Louisiana: State of the Year
Refusing to bow to a plague of disasters—including a hurricane, a huge oil spill and a national economic downturn—Louisiana responds with a diverse, innovative growth strategy.
Louisiana has had more than its share of disasters in recent years. In 2005, New Orleans and surrounding environs were devastated by Hurricane Katrina; in 2009, a fiscal tsunami ripped across the U.S. in the wake of an historic economic collapse engineered by the high rollers on Wall Street; last year, Louisiana had to cope with the dual disasters of the explosion of BP’s Deepwater Horizon drilling platform (which produced the largest oil spill on record) and a federal moratorium on offshore drilling in the Gulf of Mexico that temporarily put workers in one of the state’s largest industries on the unemployment line.
Any one of these catastrophes had the potential to bring the state to its knees. But Louisiana refused to bow in the face of unparalleled adversity. The Bayou State did more than just remain standing—it continued to surge forward with a diverse and innovative economic development strategy that has earned it Business Facilities’ top honor in our 2010 awards: Louisiana is our State of the Year. Runners-up included Texas, Tennessee, Utah and South Carolina.
To winnow the candidates for our State of the Year selection, we ask each state to list its top projects in the past 12 months, in terms of maximum job-creation potential and largest investment.
Louisiana’s submission was an impressive mix of traditional and high-tech manufacturing, exhibiting a diversity that underscores the state’s highly successful strategy and the creativity being deployed to secure that success, including an aggressive program of innovative incentives.
NUCOR BRINGS A BOUNTY OF NEW JOBS TO ST. JAMES
Leading off was one of the biggest projects in the U.S. last year, Nucor Corp.’s decision to build its new $3.4-billion multi-phase iron and steel plant in St. James Parish. The project, which snared the Bronze award in our 2010 Economic Development Deal of the Year contest [see page 14], is expected to create more than 6,000 jobs for the region that took a direct hit from Hurricane Katrina.
According to Louisiana Economic Development Secretary Stephen Moret, the Nucor project is one of the most significant developments in Louisiana’s history. The new iron and steel plant is expected to generate an overall economic impact in the region of $7.9 billion in the next two decades. “In terms of capital investment, jobs, tax revenues and the overall signal it sends about Louisiana’s economic momentum, Nucor’s decision is one of the most significant wins in our state’s history,” Moret said.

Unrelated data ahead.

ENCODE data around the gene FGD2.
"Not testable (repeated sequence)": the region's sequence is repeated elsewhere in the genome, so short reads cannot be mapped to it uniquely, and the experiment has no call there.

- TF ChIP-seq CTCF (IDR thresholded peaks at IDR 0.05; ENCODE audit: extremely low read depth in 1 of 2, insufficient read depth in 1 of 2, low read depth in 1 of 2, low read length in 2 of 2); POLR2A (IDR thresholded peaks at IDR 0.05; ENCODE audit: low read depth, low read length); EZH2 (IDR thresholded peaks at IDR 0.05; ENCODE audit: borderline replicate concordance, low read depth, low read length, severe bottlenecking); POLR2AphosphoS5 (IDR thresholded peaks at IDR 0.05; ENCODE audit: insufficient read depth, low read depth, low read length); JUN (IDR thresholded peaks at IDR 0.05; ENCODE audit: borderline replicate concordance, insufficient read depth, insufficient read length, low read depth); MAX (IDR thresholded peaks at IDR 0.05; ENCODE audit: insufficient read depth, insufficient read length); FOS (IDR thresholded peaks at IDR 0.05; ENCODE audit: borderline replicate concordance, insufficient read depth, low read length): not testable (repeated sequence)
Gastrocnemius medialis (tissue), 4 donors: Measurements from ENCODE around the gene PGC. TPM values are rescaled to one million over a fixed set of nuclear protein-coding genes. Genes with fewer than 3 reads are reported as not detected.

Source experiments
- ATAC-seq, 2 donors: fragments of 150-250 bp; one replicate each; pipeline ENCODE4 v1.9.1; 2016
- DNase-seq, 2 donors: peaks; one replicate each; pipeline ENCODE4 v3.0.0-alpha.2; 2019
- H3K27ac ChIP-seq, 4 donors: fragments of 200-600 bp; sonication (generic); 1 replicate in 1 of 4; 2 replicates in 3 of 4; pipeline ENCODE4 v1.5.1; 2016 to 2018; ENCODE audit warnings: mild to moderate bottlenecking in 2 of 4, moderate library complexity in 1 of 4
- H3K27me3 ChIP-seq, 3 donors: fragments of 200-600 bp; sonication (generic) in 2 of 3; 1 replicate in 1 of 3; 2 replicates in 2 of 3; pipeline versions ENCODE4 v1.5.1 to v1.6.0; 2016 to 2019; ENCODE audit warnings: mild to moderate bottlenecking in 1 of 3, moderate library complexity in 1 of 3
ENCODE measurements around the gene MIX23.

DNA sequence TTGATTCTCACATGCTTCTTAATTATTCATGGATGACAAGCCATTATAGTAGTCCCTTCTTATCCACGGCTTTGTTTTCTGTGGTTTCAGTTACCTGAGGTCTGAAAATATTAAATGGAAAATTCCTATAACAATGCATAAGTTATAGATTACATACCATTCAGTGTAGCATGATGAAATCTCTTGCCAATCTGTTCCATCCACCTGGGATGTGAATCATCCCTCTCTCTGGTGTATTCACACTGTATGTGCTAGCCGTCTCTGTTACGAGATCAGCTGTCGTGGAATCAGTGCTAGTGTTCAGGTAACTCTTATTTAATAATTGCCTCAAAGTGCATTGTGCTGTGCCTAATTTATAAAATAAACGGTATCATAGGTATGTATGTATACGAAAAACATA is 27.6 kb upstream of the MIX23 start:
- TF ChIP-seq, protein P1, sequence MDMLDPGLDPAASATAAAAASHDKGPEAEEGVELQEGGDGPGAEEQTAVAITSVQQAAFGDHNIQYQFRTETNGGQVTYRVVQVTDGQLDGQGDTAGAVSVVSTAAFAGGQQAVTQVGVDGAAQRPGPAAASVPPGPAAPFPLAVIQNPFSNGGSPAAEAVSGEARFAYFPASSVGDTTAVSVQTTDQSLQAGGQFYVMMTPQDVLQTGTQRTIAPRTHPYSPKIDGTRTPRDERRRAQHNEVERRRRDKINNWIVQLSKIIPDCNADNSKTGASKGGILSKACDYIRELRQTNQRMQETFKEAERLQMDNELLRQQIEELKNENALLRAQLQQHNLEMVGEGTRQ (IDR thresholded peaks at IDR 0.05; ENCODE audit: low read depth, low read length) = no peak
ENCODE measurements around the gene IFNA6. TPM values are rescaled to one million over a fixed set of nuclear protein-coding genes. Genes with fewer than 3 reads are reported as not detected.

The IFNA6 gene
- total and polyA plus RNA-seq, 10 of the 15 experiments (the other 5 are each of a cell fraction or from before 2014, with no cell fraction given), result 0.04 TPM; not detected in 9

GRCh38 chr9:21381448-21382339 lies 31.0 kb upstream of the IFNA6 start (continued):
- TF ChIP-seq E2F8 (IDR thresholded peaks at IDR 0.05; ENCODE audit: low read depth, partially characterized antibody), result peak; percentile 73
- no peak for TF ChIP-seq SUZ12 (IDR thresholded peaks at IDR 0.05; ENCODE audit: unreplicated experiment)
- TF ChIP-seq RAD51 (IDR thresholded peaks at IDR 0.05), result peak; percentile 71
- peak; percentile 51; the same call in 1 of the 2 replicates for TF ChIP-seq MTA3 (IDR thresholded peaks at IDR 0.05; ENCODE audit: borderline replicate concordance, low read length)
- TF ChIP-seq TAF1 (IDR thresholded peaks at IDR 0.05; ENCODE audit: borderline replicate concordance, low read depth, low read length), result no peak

Nucor has secured 4,000 acres along the Mississippi River in St. James Parish for the project, including 172 riverfront acres it purchased from the Port of South Louisiana.
LED developed an incentive package for the project that includes $160 million in performance-based grants and loans for land, infrastructure and equipment; a 20-year local property tax exemption; cash rebates for each new hire from Louisiana Quality Jobs Incentive; rebates on sales tax relating to construction costs; and a $600 million tax-exempt Gulf Opportunity Zone bond allocation from the State Bond Commission.
Other big job-creating initiatives in Louisiana’s State of the Year submission included a wind-turbine manufacturing facility; the relocation of the headquarters of a satellite/telecom giant; a marine fabrication installation; and an aircraft maintenance facility.
The Blade Dynamics deal was the result of quick action by the state in finding a new use for Michoud when Lockheed Martin Corp. ended its production of external fuel tanks for the space shuttle program [the last shuttle mission will take place later this year, after which NASA will retire the shuttle fleet]. At the height of the shuttle program, about 5,000 people were employed at the NASA site in New Orleans building tanks. Michoud was expected to play a major role in Constellation, a program to carry astronauts back to the moon and perhaps eventually Mars, but the Obama Administration scrubbed that plan.
Shortly after Devens, MA-based American Superconductor Corp., which builds equipment for power generators and utilities, acquired 25 percent of Blade Dynamics for $8 million last year, American Superconductor accepted Louisiana’s offer of space at the NASA Michoud complex. Dow Chemical Co., through its venture capital unit, also made a small equity investment in Blade Dynamics, which was founded in Great Britain in 2007. Blade Dynamics has developed designs to increase the efficiency and performance of high power wind turbines to generate power on a larger scale.